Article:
Working... Menu

Pain Treatment After Total Knee Replacement - Continuous Epidural Versus Intravenous Patient Controlled Analgesia With Morphine

The safety and scientific validity of this study is the responsibility of the study sponsor and investigators. Listing a study does not mean it has been evaluated by the U.S. Federal Government. Read our disclaimer for details. Identifier: NCT00270322
Recruitment Status : Terminated (We believe regional anesth better for TKR,90% patients got epidural. Last year we started spinal morphine one shot, and found it very promissing.)
First Posted : December 26, 2005
Last Update Posted : April 11, 2007
Information provided by:
Rambam Health Care Campus

Brief Summary:
The study purpose is to compare the effectiveness of different methods for post-operative pain treatment after total knee replacement.

Condition or disease Intervention/treatment Phase
Pain, Postoperative Osteoarthritis Drug: Marcaine 0.166% + Fentanyl 3.33 mcg/ml Drug: Morphine sulphate Phase 4

Detailed Description:

Total knee replacement (TKR) is known to be one of the most painful surgical procedures. Many treatments have been used post TKR: IV opioids, epidural infusions, peripheral nerve blocks. No one method has been recognised as the best one.

In this study we will compare two well established methods of pain treatment:

  1. continuous infusion of local anesthetics + opioids into the epidural space,
  2. patient controlled analgesia with IV Morphine.

The study design is double blind.

Patients will have a combined spinal-epidural anesthesia for the operation and then will be connected to 2 different pumps, one to the epidural catheter and one to the intravenous catheter, for the first 24 hours post-operatively.

Pain scores, total analgesic medications other than study medications, adverse reactions to study medications, complications and patient satisfaction will be followed by blinded observers and compared between groups.

Layout table for study information
Study Type : Interventional  (Clinical Trial)
Enrollment : 80 participants
Allocation: Randomized
Intervention Model: Parallel Assignment
Masking: Double
Primary Purpose: Treatment
Official Title: Pain Treatment After Total Knee Replacement - Continuous Epidural Versus Intravenous Patient Controlled Analgesia With Morphine
Study Start Date : January 2006
Actual Study Completion Date : March 2007

Resource links provided by the National Library of Medicine

Primary Outcome Measures :
  1. Visual analog scale (VAS) (rest/movement) during first 24 hours post-operation
  2. Total dose of rescue analgesics during first 24 hours post-operation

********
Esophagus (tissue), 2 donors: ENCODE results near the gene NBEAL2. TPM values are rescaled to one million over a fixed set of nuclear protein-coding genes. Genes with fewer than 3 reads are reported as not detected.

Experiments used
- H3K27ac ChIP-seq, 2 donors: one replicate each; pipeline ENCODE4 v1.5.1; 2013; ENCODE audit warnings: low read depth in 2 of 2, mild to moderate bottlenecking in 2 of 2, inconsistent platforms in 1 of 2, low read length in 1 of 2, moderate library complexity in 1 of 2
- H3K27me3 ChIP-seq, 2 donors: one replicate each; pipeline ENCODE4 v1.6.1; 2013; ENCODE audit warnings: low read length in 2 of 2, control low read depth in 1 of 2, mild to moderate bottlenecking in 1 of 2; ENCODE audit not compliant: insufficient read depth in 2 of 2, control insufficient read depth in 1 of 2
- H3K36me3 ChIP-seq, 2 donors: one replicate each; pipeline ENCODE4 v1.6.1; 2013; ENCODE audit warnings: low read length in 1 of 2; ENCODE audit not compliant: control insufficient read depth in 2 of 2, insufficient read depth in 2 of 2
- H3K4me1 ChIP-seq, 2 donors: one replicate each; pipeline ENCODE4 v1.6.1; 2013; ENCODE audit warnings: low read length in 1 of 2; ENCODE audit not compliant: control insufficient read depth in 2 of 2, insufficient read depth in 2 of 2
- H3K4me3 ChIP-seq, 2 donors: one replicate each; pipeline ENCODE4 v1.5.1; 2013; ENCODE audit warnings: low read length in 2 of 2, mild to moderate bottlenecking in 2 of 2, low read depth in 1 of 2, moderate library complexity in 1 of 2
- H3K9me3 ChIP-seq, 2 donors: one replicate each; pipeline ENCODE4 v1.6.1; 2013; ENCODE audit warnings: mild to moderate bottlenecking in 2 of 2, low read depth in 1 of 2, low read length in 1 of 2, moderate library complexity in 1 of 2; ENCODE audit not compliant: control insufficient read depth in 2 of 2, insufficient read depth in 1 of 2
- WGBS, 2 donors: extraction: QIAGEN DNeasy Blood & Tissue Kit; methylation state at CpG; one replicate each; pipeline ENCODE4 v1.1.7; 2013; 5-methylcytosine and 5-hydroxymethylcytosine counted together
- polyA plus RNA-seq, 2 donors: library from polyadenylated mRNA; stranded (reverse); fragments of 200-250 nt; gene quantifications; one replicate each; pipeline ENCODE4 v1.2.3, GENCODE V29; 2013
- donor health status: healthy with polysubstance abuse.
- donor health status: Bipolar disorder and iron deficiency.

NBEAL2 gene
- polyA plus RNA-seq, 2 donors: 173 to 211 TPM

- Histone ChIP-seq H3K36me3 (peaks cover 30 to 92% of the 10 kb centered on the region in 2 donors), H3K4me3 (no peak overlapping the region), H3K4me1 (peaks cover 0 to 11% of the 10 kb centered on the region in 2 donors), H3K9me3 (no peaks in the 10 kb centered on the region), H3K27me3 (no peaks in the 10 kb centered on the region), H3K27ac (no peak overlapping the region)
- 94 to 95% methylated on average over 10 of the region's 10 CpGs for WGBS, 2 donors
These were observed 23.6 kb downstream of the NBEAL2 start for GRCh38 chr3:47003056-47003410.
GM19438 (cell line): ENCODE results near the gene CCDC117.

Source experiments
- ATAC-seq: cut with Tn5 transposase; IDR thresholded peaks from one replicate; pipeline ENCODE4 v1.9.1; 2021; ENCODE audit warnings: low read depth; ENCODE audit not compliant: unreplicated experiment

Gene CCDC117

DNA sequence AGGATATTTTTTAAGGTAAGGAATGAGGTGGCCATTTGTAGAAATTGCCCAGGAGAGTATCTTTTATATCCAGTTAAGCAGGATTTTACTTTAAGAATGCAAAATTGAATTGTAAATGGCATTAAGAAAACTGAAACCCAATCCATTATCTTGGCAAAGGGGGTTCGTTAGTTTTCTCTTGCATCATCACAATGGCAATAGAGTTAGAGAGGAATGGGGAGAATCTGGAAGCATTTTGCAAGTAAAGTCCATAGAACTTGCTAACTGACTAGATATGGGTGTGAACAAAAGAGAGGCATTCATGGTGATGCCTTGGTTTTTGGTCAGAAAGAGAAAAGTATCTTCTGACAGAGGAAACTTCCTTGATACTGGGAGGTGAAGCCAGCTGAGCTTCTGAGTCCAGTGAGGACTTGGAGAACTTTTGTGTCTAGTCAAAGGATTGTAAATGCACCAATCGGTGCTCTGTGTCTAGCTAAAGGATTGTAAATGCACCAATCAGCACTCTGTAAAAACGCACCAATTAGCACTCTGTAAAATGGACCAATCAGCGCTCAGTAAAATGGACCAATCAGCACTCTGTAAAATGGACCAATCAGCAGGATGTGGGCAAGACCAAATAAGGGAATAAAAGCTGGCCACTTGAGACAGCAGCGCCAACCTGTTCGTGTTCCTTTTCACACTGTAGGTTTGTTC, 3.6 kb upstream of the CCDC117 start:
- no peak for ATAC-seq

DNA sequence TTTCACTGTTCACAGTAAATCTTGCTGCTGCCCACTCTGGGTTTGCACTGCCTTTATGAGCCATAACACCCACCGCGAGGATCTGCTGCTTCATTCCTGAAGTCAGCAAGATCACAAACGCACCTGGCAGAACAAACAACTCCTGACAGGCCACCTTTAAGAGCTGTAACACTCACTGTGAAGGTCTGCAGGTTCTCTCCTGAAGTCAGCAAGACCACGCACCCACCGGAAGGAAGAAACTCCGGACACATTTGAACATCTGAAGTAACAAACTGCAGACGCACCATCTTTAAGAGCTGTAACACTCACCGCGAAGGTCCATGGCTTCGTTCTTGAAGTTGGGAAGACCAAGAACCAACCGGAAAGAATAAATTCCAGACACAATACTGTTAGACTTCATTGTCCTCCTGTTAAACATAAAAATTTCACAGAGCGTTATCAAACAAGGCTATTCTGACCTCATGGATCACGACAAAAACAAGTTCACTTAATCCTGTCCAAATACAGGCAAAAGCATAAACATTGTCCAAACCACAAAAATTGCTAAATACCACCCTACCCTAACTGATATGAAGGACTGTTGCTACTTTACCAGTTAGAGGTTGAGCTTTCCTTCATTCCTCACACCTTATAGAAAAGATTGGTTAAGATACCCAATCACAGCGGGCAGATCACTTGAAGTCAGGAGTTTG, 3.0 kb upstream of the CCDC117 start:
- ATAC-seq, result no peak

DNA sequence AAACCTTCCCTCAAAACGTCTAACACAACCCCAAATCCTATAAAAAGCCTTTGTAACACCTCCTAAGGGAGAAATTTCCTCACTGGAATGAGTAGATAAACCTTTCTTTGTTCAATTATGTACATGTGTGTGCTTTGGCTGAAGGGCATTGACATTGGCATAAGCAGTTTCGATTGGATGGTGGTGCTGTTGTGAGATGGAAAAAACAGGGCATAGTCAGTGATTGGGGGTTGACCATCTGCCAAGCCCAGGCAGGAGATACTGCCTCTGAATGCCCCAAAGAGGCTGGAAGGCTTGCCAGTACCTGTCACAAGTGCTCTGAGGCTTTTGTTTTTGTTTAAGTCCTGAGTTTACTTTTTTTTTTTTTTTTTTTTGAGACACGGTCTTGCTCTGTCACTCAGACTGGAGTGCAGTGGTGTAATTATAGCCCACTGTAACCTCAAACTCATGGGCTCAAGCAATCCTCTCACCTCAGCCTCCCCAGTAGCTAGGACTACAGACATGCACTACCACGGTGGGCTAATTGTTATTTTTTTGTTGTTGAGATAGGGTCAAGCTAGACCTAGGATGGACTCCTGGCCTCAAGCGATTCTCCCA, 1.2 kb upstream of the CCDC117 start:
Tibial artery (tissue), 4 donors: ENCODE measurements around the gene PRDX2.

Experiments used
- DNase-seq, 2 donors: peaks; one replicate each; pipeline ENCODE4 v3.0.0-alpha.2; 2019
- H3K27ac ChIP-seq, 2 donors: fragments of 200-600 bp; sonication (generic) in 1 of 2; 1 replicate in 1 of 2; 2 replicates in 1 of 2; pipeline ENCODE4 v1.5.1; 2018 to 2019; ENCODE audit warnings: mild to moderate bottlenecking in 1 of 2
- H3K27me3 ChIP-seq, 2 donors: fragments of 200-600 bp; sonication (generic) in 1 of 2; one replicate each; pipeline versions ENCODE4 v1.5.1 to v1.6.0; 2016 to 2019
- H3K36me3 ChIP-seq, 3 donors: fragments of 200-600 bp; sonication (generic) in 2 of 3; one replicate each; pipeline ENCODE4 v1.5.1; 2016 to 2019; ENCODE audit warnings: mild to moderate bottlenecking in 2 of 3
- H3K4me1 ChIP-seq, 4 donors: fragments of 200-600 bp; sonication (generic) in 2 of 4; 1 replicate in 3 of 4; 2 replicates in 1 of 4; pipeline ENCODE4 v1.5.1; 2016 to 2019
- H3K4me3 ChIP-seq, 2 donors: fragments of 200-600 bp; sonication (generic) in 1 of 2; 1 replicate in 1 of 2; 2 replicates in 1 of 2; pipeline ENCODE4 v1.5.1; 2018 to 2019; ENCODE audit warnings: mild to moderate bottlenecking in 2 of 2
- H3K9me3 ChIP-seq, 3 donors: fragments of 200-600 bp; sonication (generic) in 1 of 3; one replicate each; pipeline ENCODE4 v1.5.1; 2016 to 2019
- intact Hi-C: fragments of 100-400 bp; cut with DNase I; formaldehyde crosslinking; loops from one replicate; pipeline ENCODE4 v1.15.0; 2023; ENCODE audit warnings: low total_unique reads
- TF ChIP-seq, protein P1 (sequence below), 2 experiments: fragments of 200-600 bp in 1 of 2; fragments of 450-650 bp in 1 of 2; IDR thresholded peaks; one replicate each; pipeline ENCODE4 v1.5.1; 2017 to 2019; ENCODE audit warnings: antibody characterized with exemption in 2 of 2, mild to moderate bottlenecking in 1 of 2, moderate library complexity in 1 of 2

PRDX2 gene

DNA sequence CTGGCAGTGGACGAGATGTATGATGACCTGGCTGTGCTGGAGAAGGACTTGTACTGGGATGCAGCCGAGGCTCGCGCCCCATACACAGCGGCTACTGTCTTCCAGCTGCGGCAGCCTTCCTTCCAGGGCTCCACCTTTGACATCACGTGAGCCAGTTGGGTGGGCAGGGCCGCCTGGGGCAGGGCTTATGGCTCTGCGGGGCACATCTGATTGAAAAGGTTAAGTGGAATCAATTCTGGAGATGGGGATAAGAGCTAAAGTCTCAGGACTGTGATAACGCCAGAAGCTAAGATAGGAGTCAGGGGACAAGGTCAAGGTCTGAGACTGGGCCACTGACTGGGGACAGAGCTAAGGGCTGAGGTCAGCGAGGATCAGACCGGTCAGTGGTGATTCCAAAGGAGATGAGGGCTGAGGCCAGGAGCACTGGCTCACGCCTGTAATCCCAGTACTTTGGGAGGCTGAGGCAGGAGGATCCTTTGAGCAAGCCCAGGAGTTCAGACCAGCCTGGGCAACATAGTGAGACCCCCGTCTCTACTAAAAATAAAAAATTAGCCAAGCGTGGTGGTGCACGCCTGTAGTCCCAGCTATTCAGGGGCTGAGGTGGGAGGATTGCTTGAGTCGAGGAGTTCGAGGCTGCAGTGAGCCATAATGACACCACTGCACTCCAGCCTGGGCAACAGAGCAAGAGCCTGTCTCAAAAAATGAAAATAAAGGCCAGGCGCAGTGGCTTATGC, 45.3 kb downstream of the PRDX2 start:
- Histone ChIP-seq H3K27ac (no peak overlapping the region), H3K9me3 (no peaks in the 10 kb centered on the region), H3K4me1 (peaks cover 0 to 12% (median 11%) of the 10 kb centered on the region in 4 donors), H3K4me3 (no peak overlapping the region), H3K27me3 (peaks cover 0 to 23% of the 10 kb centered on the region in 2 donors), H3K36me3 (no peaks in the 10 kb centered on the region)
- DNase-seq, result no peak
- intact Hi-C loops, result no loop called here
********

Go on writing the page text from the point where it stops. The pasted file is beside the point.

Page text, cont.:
Secondary Outcome Measures :
  1. VAS (rest/movement) + total dose rescue analgesics after 24 hours post-operation until discharge
  2. Patient outcome questionnaire
  3. Physiotherapy performance VAS (rest/walking, passive extension, maximal angle, knee flexion/extension)
  4. Adverse reactions, complications

Information from the National Library of Medicine

Choosing to participate in a study is an important personal decision. Talk with your doctor and family members or friends about deciding to join a study. To learn more about this study, you or your doctor may contact the study research staff using the contacts provided below. For general information, Learn About Clinical Studies.

Layout table for eligibility information
Ages Eligible for Study:   55 Years to 85 Years   (Adult, Older Adult)
Sexes Eligible for Study:   All
Accepts Healthy Volunteers:   No

Inclusion Criteria:

  • Informed consent
  • Age: 55 to 85 years
  • Osteoarthritis
  • Primary unilateral total knee replacement
  • American Society of Anesthesiologists (ASA) I-III
  • Successful spinal epidural anesthesia for surgery

Exclusion Criteria:

  • Any cause for knee replacement other than osteoarthritis
  • Total knee revision (re-do)
  • Any contraindication for regional anesthesia
  • Abnormal coagulation studies
  • Thrombocytopenia less than 100,000/cc
  • Chronic renal failure (creatinine [cr] < 1.8)
  • Neurological disease involving lower extremities
  • Major surgery during the last 2 weeks pre-operatively
  • Current or past drug or alcohol abuse
  • Allergy to study medications
  • Post-operative bleeding over 2000 cc/24 hours
  • Postdural puncture headache after anesthesia performance

Information from the National Library of Medicine

To learn more about this study, you or your doctor may contact the study research staff using the contact information provided by the sponsor.

Please refer to this study by its identifier (NCT number): NCT00270322

Layout table for location information
Rambam Health Care Campus
Haifa, Israel, 31096
Sponsors and Collaborators
Rambam Health Care Campus
Layout table for investigator information
Principal Investigator: Ruth Edery, MD Rambam Health Care Campus

Layout table for additonal information Identifier: NCT00270322     History of Changes
Other Study ID Numbers: TKR-1.CTIL
First Posted: December 26, 2005    Key Record Dates
Last Update Posted: April 11, 2007
Last Verified: May 2006

Keywords provided by Rambam Health Care Campus:
total knee replacement
orthopedic surgery
post operative analgesia
continuous epidural
patients controlled analgesia
combined spinal epidural anesthesia
epidural marcaine
epidural fentanyl

Additional relevant MeSH terms:
Layout table for MeSH terms
Pain, Postoperative
Joint Diseases
Musculoskeletal Diseases
Rheumatic Diseases
Postoperative Complications
Pathologic Processes
Neurologic Manifestations
Signs and Symptoms
Analgesics, Opioid
Central Nervous System Depressants
Physiological Effects of Drugs
Sensory System Agents
Peripheral Nervous System Agents
Adjuvants, Anesthesia
Anesthetics, Intravenous
Anesthetics, General
Anesthetics, Local